While FaaS has become a more standard tool in the developer toolbox, it’s still currently the case that each serverless environment is essentially an island unto itself. That wild divergence between platforms should begin to abate, thanks to the introduction of Knative, the project which allows for serverless computing to be executed within Kubernetes.
4. Kubernetes will enable hybrid operations for containers AND virtual machines...and it’ll be on bare metal.
We’ve previously thought of virtual machines as the “old world” and containers and Kubernetes-native applications as the “new.” 2019 will see that mindset change, as the advent of projects like Container-native Virtualization (enabled by KubeVirt) make the choice between VM-centric and Kubernetes-centric infrastructure moot.
As Kubernetes takes hold in enterprises, it provides a more flexible, scalable model for production workloads, but those running in Linux containers. In 2015-2018, this meant that Kubernetes was primarily for greenfield or re-architected applications. That is no longer the case with Container-native Virtualization, which enables virtual machines to follow the same workflow as Kubernetes-native applications. By breaking down the wall between old and new operations, enterprises will be able to more effectively integrate operations and retain existing IT skills while still embracing modern infrastructure built on Kubernetes.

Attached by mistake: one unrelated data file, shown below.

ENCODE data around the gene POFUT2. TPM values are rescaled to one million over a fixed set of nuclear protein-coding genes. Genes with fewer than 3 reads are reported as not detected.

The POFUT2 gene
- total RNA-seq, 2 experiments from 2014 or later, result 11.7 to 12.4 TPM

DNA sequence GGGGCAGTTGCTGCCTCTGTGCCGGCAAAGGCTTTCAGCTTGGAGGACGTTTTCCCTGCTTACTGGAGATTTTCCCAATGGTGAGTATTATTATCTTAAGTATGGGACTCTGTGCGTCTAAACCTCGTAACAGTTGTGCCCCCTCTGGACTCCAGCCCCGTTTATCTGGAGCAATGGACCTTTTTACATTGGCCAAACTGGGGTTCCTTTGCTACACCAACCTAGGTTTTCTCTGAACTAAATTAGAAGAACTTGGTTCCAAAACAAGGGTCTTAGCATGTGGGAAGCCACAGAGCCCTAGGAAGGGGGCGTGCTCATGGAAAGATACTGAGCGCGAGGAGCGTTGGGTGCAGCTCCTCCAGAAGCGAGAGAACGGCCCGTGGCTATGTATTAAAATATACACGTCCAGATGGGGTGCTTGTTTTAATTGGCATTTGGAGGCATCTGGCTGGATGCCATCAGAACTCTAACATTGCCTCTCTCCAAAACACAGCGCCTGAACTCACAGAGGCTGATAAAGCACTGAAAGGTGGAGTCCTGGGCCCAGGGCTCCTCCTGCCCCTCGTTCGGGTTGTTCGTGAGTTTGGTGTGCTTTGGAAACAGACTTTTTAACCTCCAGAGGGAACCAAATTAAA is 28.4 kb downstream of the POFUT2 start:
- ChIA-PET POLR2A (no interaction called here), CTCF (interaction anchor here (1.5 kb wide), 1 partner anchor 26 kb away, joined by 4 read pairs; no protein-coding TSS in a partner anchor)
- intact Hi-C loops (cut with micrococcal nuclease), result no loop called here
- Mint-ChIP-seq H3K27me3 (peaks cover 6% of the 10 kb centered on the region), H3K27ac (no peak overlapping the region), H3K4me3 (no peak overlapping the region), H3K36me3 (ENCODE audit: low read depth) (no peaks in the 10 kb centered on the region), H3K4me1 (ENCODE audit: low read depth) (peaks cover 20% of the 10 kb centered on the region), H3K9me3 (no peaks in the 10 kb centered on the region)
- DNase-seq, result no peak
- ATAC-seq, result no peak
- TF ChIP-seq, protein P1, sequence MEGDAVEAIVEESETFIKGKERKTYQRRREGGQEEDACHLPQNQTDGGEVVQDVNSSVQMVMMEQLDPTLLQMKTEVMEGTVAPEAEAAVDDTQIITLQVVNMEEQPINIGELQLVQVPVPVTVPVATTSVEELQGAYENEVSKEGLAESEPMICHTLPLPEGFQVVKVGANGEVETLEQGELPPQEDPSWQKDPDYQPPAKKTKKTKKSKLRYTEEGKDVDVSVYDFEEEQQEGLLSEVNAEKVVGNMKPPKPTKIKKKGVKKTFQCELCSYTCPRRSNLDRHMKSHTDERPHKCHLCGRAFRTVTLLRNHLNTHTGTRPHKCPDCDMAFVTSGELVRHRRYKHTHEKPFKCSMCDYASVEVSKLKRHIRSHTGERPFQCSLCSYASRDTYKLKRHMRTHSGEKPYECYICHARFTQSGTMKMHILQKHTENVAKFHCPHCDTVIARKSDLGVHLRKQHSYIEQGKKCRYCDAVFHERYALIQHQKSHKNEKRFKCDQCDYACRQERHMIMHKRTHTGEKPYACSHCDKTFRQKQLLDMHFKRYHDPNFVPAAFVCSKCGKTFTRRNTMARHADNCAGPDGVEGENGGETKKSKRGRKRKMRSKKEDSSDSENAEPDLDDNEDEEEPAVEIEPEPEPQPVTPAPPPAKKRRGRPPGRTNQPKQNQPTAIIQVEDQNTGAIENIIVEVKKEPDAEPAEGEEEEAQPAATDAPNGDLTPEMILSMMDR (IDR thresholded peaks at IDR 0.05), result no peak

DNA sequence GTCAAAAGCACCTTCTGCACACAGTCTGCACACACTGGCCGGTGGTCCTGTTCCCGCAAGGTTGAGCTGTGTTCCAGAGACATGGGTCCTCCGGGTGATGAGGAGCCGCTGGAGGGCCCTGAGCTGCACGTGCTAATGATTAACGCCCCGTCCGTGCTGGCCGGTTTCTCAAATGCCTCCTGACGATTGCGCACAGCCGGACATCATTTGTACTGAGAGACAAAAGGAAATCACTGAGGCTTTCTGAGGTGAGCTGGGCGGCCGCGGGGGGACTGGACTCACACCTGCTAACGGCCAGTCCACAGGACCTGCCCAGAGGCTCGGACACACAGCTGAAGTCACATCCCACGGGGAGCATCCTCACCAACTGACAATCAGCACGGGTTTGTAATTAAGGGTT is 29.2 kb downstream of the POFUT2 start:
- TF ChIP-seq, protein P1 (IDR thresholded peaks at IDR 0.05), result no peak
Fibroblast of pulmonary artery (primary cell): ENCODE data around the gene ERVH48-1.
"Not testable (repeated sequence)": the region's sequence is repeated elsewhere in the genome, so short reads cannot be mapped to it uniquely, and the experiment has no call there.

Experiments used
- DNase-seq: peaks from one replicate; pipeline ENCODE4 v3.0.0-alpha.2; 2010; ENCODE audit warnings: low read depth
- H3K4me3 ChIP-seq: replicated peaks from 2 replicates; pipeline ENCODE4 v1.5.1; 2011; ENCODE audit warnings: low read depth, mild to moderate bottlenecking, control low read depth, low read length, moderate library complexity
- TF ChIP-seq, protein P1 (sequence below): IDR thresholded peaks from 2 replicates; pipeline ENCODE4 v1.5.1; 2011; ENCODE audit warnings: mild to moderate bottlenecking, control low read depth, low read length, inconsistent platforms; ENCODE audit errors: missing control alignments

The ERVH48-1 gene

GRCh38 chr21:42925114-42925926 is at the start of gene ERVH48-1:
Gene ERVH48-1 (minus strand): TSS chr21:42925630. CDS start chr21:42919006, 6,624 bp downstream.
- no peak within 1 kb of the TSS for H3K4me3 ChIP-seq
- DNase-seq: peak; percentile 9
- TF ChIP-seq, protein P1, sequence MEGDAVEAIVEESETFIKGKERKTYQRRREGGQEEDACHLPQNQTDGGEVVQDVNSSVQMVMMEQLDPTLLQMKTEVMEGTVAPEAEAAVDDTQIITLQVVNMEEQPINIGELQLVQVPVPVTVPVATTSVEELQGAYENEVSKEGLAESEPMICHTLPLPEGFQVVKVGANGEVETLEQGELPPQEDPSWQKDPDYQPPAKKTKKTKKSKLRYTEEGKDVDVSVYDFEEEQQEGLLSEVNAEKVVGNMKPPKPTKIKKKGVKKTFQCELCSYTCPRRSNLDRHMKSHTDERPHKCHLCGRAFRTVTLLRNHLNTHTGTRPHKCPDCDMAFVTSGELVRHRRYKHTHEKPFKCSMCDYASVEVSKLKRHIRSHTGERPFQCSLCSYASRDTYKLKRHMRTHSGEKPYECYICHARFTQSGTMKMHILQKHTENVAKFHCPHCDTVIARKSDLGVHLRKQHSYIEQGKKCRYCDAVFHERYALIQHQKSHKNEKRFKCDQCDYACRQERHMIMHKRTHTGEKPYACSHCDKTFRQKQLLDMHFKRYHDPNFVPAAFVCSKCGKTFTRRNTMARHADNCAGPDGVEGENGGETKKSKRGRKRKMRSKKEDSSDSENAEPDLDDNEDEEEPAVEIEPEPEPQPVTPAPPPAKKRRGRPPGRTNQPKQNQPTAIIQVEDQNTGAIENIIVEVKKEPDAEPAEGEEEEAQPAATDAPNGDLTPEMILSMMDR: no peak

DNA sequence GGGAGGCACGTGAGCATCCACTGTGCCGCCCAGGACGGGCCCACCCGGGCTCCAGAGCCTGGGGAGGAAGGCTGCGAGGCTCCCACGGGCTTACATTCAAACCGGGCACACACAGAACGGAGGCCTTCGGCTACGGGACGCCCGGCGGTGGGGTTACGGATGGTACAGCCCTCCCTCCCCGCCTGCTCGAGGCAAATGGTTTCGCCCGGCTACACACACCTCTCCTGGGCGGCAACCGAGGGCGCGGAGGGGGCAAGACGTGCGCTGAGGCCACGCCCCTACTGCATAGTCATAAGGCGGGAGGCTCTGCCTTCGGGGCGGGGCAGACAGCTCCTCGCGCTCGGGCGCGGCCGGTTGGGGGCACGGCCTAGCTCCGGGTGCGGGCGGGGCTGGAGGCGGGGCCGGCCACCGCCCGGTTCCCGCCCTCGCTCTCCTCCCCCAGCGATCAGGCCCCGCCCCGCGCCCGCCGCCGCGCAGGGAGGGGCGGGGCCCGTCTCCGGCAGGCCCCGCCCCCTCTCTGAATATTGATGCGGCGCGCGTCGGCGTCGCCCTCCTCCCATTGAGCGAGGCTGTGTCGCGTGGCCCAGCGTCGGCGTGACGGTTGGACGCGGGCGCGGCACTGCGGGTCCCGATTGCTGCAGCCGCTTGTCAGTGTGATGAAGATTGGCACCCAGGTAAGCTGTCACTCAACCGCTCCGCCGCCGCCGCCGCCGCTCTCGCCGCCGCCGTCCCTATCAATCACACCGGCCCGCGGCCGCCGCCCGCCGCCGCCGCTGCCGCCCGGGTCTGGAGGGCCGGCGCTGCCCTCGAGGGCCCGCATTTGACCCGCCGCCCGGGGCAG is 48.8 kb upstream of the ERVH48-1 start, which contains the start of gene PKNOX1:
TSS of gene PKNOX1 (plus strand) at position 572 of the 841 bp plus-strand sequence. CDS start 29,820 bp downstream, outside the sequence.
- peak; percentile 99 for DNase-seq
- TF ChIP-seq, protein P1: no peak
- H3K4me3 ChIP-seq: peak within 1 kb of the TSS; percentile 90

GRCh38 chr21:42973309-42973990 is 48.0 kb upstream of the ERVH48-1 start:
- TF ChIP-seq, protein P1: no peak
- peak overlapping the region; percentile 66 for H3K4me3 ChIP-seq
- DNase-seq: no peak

Additionally, this parity of innovation between virtual machines and Linux containers will be ready for bare-metal servers. While complicated virtualization stacks had been necessary for modern infrastructure in the past, advances in how Kubernetes runs on bare metal will enable organizations to take full advantage of the greater speed and efficiencies posed by deploying Kubernetes-native infrastructure directly on servers.
5. Open source developer communities target Kubernetes by default.
As Kubernetes has become readily available on every major cloud platform we are just beginning to see the emergence of open source developers targeting their projects to Kubernetes first. While most of 2018 saw Kubernetes growing fast and seeing numerous new contributors and projects, 2019 will likely see the results of that consolidation in the form of a wildly expanded ecosystem around Kubernetes. Examples of developer communities targeting Kubernetes already include Trillian, Source Graph and GraphQL (Apollo and Hasura).
6. We will see some workloads start moving back to the datacenter.
Developers will be able to leverage a more and more diverse set of services, from a wide ecosystem of communities and vendors, backed by automated operations that make them as accessible and easy to operate as any cloud service. This trend, coupled with increasing occurrences of sticker shock from cloud provider infrastructure bills, will make CIOs think more carefully about their cloud workloads, and even in some cases, take select workloads that are running on cloud providers infrastructure back to on-premises to decrease costs while being able to maintain the automation benefits. Thankfully, Kubernetes-native infrastructure enables CIOs to optimize their use of cloud services and resources and still achieve service availability/resilience and security objectives.
In summary, looking at what is to come around Kubernetes and the hybrid cloud ecosystem, we are excited for what’s ahead. As the developers of Red Hat OpenShift, the Kubernetes platform for big ideas, we’ve worked with the early adopters that have already begun delivering their next generation applications. Now, it’s time for many more to cross the chasm to use Kubernetes, Operators, and beyond to begin reaching new levels of innovation for 2019.